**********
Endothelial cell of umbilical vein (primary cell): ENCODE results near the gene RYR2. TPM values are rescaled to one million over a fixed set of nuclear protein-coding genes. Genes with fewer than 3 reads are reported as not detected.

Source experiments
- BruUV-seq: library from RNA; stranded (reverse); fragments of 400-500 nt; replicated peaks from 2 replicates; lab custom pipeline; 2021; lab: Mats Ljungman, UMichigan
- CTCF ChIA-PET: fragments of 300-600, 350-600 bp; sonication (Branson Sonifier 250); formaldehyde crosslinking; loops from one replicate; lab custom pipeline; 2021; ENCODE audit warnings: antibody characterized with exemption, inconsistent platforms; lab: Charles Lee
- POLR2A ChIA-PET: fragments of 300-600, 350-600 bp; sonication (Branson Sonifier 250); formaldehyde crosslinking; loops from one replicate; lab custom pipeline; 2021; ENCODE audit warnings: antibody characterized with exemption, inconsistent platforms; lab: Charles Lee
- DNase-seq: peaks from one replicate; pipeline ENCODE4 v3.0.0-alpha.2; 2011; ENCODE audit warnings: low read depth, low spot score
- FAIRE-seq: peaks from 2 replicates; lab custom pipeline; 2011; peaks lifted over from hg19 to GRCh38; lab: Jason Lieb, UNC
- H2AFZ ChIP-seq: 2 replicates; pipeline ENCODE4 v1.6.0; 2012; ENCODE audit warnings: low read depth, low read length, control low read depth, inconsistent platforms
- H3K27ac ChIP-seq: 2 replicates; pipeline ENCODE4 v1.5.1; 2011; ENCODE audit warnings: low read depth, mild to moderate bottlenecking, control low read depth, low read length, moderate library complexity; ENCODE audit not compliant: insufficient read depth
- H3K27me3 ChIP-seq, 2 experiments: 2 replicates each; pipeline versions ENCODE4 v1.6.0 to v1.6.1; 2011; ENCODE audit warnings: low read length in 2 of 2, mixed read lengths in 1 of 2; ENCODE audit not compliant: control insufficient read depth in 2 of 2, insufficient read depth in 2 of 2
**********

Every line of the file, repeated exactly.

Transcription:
Endothelial cell of umbilical vein (primary cell): ENCODE results near the gene RYR2. TPM values are rescaled to one million over a fixed set of nuclear protein-coding genes. Genes with fewer than 3 reads are reported as not detected.

Source experiments
- BruUV-seq: library from RNA; stranded (reverse); fragments of 400-500 nt; replicated peaks from 2 replicates; lab custom pipeline; 2021; lab: Mats Ljungman, UMichigan
- CTCF ChIA-PET: fragments of 300-600, 350-600 bp; sonication (Branson Sonifier 250); formaldehyde crosslinking; loops from one replicate; lab custom pipeline; 2021; ENCODE audit warnings: antibody characterized with exemption, inconsistent platforms; lab: Charles Lee
- POLR2A ChIA-PET: fragments of 300-600, 350-600 bp; sonication (Branson Sonifier 250); formaldehyde crosslinking; loops from one replicate; lab custom pipeline; 2021; ENCODE audit warnings: antibody characterized with exemption, inconsistent platforms; lab: Charles Lee
- DNase-seq: peaks from one replicate; pipeline ENCODE4 v3.0.0-alpha.2; 2011; ENCODE audit warnings: low read depth, low spot score
- FAIRE-seq: peaks from 2 replicates; lab custom pipeline; 2011; peaks lifted over from hg19 to GRCh38; lab: Jason Lieb, UNC
- H2AFZ ChIP-seq: 2 replicates; pipeline ENCODE4 v1.6.0; 2012; ENCODE audit warnings: low read depth, low read length, control low read depth, inconsistent platforms
- H3K27ac ChIP-seq: 2 replicates; pipeline ENCODE4 v1.5.1; 2011; ENCODE audit warnings: low read depth, mild to moderate bottlenecking, control low read depth, low read length, moderate library complexity; ENCODE audit not compliant: insufficient read depth
- H3K27me3 ChIP-seq, 2 experiments: 2 replicates each; pipeline versions ENCODE4 v1.6.0 to v1.6.1; 2011; ENCODE audit warnings: low read length in 2 of 2, mixed read lengths in 1 of 2; ENCODE audit not compliant: control insufficient read depth in 2 of 2, insufficient read depth in 2 of 2